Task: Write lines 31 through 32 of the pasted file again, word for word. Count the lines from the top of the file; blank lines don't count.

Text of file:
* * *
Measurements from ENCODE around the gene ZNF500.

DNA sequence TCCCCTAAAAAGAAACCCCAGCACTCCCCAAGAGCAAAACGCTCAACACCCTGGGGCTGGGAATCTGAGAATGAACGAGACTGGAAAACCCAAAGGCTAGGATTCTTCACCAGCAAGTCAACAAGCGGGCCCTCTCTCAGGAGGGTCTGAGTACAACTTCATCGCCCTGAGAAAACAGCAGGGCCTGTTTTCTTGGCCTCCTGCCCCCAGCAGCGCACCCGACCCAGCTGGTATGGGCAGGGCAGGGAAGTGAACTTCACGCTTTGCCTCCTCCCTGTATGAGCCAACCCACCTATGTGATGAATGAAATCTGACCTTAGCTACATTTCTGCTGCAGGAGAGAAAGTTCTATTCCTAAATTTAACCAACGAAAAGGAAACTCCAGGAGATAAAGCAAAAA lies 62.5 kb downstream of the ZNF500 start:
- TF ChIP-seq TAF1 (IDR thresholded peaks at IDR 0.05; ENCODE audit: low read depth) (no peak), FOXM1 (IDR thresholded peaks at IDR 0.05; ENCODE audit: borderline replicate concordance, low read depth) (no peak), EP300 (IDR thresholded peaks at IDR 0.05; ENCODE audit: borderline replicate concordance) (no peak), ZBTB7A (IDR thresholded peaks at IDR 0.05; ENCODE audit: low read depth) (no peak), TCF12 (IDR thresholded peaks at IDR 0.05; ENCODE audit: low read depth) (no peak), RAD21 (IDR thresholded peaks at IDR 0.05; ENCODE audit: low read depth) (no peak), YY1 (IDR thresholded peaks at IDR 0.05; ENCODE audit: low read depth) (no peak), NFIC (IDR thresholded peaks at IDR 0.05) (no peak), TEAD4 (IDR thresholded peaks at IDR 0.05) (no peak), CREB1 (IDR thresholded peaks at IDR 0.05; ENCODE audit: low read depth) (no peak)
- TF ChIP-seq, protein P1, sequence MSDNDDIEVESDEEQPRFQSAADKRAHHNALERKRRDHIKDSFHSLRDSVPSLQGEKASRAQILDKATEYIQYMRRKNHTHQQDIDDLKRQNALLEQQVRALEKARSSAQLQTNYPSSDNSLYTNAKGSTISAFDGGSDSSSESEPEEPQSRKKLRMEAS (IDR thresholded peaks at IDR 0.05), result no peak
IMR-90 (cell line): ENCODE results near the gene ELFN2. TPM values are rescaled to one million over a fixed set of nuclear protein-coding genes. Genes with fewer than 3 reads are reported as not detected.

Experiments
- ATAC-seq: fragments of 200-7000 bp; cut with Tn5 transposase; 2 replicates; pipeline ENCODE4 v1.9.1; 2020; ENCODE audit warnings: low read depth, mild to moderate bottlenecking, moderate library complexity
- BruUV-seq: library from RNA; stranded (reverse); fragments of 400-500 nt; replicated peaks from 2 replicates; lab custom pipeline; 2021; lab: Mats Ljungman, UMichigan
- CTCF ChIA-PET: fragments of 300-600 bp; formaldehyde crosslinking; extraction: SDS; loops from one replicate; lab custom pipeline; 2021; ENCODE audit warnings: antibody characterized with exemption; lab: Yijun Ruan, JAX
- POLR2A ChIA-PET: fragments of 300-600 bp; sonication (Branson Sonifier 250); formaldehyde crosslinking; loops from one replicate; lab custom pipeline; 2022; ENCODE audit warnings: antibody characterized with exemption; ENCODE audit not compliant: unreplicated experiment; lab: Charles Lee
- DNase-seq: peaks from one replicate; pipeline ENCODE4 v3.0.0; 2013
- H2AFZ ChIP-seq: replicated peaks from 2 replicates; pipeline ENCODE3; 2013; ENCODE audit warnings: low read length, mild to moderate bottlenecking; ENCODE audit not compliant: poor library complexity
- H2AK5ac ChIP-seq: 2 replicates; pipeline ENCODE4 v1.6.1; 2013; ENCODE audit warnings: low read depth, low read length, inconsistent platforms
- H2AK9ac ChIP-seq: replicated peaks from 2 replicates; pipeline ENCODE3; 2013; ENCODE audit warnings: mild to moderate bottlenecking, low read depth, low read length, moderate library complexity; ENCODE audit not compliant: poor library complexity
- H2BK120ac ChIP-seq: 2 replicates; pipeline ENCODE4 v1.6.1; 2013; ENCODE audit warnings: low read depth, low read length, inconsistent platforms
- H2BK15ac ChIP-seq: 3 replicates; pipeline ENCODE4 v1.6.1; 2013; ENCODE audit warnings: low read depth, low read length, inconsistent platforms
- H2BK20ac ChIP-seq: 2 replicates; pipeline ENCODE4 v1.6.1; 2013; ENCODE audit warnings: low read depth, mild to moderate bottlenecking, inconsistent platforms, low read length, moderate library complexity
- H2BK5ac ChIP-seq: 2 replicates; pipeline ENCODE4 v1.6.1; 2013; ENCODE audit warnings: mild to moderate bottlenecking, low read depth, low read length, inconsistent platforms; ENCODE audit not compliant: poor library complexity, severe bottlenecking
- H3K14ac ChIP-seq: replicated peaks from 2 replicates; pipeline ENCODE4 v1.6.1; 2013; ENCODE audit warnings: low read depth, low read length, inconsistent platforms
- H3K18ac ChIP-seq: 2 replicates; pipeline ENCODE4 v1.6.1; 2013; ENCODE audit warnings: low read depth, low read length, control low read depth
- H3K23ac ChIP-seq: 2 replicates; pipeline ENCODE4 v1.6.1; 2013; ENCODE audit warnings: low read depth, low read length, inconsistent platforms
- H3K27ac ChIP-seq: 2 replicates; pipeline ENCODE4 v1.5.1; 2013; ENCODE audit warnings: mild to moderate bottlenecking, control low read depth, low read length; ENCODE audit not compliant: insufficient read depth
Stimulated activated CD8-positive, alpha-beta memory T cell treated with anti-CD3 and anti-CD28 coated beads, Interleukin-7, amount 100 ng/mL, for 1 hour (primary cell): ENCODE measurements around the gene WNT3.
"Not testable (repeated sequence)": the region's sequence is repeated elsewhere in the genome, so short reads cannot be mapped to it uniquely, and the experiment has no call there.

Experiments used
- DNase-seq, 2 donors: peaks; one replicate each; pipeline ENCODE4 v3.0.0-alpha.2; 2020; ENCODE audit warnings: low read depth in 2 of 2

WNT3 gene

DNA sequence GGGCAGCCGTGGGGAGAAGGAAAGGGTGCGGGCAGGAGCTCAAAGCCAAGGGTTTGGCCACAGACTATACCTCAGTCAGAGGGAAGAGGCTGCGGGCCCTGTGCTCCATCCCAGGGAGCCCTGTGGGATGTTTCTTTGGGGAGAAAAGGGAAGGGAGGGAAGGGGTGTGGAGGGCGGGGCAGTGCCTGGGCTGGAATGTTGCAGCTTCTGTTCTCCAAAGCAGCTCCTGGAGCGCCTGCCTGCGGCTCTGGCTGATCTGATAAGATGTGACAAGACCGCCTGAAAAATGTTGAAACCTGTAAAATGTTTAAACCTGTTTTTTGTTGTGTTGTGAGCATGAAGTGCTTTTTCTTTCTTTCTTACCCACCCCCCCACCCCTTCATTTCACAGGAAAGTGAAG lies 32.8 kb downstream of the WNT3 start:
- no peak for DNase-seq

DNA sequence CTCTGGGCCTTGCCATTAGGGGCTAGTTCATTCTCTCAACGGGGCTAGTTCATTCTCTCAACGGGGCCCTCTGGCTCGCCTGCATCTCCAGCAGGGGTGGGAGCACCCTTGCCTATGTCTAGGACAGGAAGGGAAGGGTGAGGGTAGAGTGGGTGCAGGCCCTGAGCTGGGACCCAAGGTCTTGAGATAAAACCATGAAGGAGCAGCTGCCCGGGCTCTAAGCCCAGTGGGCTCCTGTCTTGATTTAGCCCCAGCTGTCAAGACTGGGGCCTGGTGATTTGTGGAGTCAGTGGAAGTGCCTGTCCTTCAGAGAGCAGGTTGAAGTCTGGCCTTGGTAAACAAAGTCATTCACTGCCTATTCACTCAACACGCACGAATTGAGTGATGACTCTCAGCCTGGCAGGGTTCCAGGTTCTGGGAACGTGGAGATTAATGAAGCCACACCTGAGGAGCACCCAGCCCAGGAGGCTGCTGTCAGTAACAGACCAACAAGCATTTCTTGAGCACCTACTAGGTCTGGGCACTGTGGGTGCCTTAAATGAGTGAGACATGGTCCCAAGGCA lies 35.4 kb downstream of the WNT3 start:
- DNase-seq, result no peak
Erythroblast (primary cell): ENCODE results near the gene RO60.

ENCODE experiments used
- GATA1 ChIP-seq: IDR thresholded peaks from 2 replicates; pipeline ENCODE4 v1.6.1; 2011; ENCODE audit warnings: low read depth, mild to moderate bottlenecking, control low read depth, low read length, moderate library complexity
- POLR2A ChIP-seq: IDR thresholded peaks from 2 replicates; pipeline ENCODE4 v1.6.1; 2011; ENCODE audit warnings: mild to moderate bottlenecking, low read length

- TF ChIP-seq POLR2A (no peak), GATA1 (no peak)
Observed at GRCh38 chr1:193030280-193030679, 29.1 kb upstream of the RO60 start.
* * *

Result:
- DNase-seq, result no peak
Erythroblast (primary cell): ENCODE results near the gene RO60.